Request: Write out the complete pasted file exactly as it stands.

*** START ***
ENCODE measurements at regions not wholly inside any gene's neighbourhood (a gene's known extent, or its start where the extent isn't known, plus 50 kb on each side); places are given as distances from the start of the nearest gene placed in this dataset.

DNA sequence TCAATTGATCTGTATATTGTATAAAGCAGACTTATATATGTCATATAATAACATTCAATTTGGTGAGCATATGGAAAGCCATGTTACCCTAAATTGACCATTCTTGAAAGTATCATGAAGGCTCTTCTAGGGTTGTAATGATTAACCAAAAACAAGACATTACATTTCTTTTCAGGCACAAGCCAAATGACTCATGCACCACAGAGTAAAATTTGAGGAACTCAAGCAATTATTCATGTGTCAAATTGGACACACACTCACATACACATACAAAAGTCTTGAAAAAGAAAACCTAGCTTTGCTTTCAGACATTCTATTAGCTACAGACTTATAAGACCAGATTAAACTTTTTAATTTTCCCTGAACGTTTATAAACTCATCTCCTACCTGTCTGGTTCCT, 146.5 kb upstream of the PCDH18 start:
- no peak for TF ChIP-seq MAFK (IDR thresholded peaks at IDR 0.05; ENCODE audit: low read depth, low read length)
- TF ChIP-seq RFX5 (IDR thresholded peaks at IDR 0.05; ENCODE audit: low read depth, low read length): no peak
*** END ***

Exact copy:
ENCODE measurements at regions not wholly inside any gene's neighbourhood (a gene's known extent, or its start where the extent isn't known, plus 50 kb on each side); places are given as distances from the start of the nearest gene placed in this dataset.

DNA sequence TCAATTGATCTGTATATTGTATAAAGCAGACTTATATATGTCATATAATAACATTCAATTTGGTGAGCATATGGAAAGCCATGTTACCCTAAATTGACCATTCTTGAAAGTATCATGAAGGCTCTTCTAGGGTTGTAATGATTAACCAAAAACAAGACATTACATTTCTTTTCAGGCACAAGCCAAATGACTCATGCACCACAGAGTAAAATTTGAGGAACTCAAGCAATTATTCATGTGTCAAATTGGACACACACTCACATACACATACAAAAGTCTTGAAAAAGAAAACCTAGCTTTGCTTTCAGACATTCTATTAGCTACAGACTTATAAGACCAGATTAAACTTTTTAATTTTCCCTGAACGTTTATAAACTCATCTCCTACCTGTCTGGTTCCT, 146.5 kb upstream of the PCDH18 start:
- no peak for TF ChIP-seq MAFK (IDR thresholded peaks at IDR 0.05; ENCODE audit: low read depth, low read length)
- TF ChIP-seq RFX5 (IDR thresholded peaks at IDR 0.05; ENCODE audit: low read depth, low read length): no peak